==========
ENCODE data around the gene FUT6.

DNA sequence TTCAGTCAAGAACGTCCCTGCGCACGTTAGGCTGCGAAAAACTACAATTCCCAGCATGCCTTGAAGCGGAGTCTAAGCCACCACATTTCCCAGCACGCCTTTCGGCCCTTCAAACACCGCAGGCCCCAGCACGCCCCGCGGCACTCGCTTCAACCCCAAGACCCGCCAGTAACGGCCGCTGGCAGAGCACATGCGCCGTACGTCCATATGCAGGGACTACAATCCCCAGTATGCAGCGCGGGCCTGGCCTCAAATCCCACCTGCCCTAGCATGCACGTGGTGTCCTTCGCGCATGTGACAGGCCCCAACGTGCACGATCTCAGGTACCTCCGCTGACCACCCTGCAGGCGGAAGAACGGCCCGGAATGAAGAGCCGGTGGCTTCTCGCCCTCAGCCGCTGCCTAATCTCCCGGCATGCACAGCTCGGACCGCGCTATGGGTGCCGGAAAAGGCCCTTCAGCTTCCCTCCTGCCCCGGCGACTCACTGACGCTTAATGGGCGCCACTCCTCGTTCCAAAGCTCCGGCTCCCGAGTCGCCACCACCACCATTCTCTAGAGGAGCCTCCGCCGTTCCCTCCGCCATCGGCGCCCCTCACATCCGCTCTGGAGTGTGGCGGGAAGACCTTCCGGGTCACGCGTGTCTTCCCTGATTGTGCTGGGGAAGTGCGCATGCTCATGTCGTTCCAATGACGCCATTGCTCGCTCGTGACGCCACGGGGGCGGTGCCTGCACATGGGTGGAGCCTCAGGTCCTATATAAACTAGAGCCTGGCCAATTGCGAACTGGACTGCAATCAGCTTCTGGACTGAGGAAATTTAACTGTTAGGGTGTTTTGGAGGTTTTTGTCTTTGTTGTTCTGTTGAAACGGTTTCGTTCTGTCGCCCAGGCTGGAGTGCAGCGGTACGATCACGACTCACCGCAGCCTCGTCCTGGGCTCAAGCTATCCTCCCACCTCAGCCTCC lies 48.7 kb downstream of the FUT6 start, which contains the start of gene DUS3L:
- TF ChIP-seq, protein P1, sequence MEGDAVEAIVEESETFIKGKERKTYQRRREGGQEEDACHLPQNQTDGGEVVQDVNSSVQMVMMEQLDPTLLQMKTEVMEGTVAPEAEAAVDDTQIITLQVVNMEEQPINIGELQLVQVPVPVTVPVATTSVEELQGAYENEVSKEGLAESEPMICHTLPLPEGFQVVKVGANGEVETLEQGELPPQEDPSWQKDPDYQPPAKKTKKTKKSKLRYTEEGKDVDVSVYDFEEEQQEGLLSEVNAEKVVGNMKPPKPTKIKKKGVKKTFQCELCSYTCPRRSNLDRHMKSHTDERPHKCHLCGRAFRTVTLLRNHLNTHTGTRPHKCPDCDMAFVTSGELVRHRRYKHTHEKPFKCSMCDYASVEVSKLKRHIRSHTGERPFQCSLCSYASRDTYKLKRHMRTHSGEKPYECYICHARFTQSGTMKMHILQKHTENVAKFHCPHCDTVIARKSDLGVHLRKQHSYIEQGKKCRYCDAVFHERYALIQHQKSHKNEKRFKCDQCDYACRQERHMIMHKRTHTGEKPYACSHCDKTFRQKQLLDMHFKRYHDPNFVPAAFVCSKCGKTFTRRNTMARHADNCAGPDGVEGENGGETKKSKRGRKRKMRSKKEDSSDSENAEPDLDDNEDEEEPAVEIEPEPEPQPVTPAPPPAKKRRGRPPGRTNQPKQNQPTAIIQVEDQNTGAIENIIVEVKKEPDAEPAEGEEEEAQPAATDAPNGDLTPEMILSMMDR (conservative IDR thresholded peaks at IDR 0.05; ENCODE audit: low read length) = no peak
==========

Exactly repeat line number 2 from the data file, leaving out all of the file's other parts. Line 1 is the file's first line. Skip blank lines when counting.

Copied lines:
DNA sequence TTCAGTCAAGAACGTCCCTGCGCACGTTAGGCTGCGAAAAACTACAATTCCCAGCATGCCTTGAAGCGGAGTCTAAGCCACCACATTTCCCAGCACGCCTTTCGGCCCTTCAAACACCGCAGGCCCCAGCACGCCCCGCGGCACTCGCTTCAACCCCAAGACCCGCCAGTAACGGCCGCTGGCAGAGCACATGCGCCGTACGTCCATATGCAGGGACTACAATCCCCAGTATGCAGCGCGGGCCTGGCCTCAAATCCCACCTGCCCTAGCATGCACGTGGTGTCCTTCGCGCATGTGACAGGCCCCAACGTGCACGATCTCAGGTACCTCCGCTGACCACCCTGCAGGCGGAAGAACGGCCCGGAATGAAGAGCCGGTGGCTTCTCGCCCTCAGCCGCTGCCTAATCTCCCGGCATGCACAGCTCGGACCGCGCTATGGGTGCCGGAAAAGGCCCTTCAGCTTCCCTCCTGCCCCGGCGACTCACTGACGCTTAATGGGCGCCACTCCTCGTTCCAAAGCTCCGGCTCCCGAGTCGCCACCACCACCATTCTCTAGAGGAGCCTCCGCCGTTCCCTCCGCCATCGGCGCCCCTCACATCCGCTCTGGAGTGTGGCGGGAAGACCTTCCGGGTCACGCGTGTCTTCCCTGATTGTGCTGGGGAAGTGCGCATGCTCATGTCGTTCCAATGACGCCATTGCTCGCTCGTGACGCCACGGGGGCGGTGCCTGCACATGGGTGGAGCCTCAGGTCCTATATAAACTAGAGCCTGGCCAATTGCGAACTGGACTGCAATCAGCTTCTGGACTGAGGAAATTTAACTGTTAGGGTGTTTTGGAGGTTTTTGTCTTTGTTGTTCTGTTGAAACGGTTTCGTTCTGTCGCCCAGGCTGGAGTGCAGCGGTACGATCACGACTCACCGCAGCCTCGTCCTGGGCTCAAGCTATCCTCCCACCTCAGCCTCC lies 48.7 kb downstream of the FUT6 start, which contains the start of gene DUS3L: